Abstract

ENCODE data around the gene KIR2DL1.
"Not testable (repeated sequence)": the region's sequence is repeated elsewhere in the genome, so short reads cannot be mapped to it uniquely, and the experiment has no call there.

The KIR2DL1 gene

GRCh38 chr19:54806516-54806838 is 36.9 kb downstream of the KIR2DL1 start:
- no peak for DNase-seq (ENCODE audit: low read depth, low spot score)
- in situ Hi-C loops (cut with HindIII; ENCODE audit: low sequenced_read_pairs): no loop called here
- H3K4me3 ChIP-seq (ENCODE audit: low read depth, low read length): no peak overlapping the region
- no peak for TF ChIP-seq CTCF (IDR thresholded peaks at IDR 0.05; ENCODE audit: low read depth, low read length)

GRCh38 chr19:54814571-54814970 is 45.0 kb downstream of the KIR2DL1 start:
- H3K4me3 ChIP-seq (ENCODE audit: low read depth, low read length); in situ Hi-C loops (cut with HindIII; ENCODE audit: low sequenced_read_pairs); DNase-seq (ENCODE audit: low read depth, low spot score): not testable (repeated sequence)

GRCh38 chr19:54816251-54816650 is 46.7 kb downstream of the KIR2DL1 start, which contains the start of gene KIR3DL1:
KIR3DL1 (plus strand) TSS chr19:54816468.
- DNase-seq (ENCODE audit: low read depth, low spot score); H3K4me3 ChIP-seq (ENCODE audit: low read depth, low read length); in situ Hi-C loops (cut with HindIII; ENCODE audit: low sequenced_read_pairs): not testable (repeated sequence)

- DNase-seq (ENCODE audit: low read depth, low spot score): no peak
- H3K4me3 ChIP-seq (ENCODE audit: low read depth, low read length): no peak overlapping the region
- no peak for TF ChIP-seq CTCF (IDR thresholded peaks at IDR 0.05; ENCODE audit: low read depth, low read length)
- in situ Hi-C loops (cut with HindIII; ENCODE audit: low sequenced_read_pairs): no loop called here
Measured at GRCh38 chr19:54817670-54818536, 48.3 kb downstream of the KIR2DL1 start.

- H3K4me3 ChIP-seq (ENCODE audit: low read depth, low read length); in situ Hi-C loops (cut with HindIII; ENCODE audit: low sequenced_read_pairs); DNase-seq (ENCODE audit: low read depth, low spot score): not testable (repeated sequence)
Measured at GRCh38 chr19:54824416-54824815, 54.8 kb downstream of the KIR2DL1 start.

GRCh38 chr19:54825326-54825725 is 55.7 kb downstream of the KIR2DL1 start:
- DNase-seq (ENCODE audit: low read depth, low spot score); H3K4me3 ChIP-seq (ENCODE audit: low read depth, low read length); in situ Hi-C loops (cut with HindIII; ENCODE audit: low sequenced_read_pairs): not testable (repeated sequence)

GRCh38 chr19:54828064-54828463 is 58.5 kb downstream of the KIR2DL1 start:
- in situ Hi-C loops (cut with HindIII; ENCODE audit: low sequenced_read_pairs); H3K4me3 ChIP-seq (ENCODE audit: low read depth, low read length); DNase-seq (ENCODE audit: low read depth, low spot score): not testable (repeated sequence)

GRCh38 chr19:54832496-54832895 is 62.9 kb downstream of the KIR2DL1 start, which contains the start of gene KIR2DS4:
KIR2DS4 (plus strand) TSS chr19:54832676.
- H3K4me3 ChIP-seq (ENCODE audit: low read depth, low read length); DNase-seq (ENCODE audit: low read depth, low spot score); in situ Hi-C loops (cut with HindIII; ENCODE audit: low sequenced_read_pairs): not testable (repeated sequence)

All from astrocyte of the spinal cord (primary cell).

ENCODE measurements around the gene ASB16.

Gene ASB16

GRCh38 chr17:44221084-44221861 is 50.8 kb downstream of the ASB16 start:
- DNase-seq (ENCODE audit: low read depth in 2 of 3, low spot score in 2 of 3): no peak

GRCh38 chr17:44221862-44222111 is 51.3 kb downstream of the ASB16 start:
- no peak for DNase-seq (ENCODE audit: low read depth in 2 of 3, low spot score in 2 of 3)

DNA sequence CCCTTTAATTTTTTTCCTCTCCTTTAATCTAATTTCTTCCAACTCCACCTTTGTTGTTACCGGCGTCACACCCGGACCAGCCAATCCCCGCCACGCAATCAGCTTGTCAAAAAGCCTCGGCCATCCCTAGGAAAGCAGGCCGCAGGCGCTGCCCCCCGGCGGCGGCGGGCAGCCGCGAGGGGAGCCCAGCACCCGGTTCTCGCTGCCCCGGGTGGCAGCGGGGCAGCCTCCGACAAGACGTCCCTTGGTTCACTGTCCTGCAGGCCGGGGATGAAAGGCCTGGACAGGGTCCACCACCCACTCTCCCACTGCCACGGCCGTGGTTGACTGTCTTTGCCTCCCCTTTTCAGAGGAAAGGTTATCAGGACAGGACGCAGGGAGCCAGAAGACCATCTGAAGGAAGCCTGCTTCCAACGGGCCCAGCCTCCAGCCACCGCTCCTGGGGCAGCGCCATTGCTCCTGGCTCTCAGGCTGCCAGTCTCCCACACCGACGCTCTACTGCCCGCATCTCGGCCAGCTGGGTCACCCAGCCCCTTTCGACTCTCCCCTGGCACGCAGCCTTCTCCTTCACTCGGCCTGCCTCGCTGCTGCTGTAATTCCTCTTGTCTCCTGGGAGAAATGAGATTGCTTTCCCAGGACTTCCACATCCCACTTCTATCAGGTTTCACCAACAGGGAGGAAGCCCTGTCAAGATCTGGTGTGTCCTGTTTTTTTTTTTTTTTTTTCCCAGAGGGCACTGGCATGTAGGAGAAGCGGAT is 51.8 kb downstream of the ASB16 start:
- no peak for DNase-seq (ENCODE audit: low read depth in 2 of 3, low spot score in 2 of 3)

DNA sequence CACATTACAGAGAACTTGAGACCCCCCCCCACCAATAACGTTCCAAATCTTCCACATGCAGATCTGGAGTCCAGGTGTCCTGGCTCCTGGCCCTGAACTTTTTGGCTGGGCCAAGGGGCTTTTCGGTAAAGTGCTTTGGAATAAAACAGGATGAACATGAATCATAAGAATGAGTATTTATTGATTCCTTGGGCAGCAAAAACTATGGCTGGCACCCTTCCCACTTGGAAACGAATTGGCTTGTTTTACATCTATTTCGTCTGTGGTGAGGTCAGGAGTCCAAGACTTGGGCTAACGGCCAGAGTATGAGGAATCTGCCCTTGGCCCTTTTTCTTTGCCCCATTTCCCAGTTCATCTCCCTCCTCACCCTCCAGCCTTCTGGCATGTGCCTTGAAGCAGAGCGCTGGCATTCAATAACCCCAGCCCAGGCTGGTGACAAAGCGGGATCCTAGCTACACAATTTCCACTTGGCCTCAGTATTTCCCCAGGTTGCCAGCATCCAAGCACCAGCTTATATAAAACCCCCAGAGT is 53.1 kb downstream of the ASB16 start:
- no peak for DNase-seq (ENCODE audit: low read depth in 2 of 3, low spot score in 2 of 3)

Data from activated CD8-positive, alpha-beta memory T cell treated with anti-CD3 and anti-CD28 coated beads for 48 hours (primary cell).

West of the Fossil Gully Fault Zone on Mount Stephen, the three lowest members only of the Burgess Shale Formation are preserved: the Kicking Horse Shale, the Yoho River Limestone, and the Campsite Cliff Shale. The formation rests unconformably upon the Takakkaw Tongue Formation, whose dark basinal limestones conformably overlie paler shelf-like limestones of the Mount Whyte Formation. Mapping has resolved a long-standing problem and shown that the stratigraphical position of the famous Mount Stephen Trilobite Beds lies within the Campsite Cliff Shale. It has also revealed some of the complexities of the Fossil Gully Fault Zone, among which different periods and directions of component fault movements are indicated. Faunal evidence shows that the Plagiura–Kochaspis to Albertella and Albertella to Glossopleura zonal boundaries lie within the Takakkaw Tongue sequence. Within the Burgess Shale, three distinct soft-bodied communities occur at different stratigraphical levels on this mountain slope. The oldest, characterized by the arthropod Alalcomenaeus and chelicerate Sanctacaris, occurs low in the Kicking Horse Shale Member and is best known from Collins Quarry. The others lie within the Campsite Cliff Shale Member. The Trilobite Beds, characterized by claws of the dinocarid Anomalocaris and moults of the trilobite Ogygopsis klotzi, onlap the sloping top of a proximal bench facies of the Yoho River Limestone Member close to the Cathedral Escarpment. Slightly older and farther out in the basin are beds characterized by the dinocarid Laggania and a tulip-like animal related to Dinomischus, excavated about 12 m above the top of a thin distal wedge facies of the Yoho River Limestone at the S7 site. Among the illustrated trilobites, a new corynexochine from the Campsite Cliff Shale Member is figured.

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